October 3, 2017
CORRECTION: The Scribe incorrectly printed that Jenny Cheeseman is a senior geology major at UCCS. She is not a student at UCCS.
Located a few miles from the Olympic Training Center, UCCS has seen a few Olympic and Special Olympic athletes make their way through the university.
One of these athletes is senior geology major Jenny Cheeseman.
Cheeseman began competing in the Special Olympics when she was 8 years old. She has competed in various events for the past 28 years.
In June, Cheeseman came in first place in the 100-meter breaststroke and the 100 medley and second in the 200-meter freestyle at the Special Olympics of Colorado meet at Colorado Mesa University.
“My goal is to keep doing Special Olympics as long as I can and do the best I can,” she said.
Alongside swimming events like the 100-meter breaststroke, 100 medley and 200-meter freestyle, Cheeseman has competed on several athletic teams, including tennis, basketball and Bocce Ball, among others, in the Special Olympic Games.
At the state meet in 2013, Cheeseman came in second place in the 100-meter breaststroke and third in the 200-meter freestyle. That same year, she placed third in singles and unified doubles tennis at the Southwest Invitational Tournament in Denver.
“I also love it [Special Olympics] because I get to meet athletes from different countries and make new friends,” she said.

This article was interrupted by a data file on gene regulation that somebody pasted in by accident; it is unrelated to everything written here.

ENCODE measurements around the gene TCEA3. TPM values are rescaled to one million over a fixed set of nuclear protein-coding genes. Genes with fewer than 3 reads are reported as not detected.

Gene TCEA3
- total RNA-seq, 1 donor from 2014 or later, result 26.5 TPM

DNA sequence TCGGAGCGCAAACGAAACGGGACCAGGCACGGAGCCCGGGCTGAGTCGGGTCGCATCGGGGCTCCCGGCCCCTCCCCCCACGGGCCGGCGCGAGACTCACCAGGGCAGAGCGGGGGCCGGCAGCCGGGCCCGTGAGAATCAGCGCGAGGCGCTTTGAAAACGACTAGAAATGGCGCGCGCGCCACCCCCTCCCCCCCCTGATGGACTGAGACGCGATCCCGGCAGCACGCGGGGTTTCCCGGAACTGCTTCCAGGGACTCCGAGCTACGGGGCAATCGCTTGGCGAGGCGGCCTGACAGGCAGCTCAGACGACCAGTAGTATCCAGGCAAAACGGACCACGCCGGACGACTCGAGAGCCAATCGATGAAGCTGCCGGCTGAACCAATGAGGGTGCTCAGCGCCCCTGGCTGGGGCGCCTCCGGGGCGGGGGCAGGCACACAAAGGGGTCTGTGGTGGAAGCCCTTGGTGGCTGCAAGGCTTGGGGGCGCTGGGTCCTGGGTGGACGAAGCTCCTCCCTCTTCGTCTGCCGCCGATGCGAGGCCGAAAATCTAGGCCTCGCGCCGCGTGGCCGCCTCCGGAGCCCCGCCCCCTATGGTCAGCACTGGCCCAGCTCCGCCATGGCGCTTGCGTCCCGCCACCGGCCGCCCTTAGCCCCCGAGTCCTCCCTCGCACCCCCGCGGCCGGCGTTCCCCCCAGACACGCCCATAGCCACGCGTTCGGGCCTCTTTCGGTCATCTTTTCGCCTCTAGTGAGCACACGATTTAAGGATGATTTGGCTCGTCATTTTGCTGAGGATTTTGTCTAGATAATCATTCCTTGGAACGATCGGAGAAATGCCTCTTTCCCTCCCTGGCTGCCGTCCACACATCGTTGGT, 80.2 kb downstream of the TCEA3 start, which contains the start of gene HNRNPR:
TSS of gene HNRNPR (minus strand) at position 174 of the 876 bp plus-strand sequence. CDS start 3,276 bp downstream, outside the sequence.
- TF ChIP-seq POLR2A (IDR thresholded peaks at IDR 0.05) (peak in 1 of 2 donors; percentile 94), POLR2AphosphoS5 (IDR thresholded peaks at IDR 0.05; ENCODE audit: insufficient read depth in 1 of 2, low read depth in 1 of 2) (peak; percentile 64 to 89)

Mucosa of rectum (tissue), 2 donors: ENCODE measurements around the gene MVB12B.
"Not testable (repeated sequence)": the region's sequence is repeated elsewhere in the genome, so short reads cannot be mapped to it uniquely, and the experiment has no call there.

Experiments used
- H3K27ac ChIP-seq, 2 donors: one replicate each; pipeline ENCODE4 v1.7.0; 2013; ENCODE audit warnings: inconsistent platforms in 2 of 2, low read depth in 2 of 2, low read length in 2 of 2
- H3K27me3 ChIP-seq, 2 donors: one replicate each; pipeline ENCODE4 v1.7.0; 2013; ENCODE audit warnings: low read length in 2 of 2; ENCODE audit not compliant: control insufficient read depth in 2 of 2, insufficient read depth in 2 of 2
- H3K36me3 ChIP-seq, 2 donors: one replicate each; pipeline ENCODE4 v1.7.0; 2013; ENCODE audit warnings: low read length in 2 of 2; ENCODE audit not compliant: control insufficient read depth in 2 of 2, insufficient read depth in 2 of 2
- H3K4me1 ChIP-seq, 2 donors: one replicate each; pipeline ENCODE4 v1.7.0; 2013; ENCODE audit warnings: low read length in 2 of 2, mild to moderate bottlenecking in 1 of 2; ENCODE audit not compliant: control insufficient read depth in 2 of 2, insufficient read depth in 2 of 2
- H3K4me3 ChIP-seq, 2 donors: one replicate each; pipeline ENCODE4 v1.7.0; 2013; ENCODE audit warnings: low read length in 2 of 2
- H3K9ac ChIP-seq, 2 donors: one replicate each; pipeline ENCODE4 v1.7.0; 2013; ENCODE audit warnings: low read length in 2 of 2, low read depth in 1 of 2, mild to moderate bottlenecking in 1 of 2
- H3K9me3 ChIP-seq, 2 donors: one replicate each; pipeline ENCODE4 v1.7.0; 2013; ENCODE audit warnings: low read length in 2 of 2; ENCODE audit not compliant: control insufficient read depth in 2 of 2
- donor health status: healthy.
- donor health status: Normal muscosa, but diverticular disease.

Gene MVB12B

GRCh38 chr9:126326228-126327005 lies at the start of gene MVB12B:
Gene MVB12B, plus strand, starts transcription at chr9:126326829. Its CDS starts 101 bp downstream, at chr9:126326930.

According to the Special Olympics website, an athlete has to be 8 years old in order to compete in the games and may do so as long as they can; no maximum age limit is required. Training and competitions are open to anyone with intellectual disabilities that meet the age requirement.
“I like to do Special Olympics. I’m proud of what I do and of my accomplishments,” said Cheeseman.
Cheeseman has also received awards for her time as a Special Olympian, including the 1996 Colorado Special Olympics Female Athlete of the Year. She was also a Special Olympics Hall of Fame inductee.
Cheeseman went to the 1997 Winter World Games in Collingwood and Toronto, Canada and placed in three events for cross-country skiing: third in the 1-kilometer race freestyle, second in the 100-meter classical race and second in the 500-meter freestyle race.
Along with the 1997 games, she also went to the 1999 Summer World Games in Raleigh, North Carolina and placed in two events for tennis: third in singles and second in mixed doubles.
Cheeseman trains for one hour every day at the Garden Ranch YMCA for the next Special Olympics, which won’t take place until next spring in Grand Junction.
“I usually train with my team the Grizzly Aquatics to prepare for the spring meets. We practice one night a week at the Downtown YMCA, and in Pueblo, we have our area meet for the southeast area meet. All of our state meets are in Grand Junction,” said Cheeseman.
For more information on the Special Olympics, visit specialolympics.org.